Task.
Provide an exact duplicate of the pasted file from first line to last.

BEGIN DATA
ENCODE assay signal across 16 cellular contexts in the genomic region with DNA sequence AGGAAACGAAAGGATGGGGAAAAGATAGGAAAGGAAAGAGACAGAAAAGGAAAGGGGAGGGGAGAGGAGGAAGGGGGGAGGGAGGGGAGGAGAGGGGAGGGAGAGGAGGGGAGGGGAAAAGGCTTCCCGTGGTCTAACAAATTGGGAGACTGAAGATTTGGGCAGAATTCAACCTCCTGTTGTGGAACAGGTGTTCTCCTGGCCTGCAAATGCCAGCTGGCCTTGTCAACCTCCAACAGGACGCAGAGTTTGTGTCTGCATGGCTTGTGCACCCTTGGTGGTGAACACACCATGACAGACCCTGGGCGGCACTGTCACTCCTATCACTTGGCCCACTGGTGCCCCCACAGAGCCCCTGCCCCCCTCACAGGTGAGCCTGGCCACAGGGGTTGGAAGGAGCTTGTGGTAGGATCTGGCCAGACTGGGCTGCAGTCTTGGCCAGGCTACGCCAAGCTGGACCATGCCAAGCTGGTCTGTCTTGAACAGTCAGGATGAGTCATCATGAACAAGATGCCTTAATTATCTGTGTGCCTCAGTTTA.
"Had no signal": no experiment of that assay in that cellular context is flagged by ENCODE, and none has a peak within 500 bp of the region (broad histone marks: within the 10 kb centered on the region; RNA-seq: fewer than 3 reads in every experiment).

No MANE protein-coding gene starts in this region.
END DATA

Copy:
ENCODE assay signal across 16 cellular contexts in the genomic region with DNA sequence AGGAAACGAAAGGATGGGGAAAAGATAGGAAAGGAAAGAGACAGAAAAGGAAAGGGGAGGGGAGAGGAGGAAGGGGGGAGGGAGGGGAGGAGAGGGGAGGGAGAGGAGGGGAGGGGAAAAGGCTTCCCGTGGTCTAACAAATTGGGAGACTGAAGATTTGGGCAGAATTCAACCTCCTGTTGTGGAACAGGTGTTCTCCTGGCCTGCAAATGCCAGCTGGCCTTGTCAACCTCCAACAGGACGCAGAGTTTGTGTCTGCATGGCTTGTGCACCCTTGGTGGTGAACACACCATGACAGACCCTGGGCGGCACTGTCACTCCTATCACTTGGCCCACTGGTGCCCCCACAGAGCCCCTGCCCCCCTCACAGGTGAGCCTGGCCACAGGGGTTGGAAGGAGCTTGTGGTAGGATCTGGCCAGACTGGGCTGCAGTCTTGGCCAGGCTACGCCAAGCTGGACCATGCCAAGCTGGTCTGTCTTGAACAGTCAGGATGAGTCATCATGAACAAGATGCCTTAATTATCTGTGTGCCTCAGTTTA.
"Had no signal": no experiment of that assay in that cellular context is flagged by ENCODE, and none has a peak within 500 bp of the region (broad histone marks: within the 10 kb centered on the region; RNA-seq: fewer than 3 reads in every experiment).

No MANE protein-coding gene starts in this region.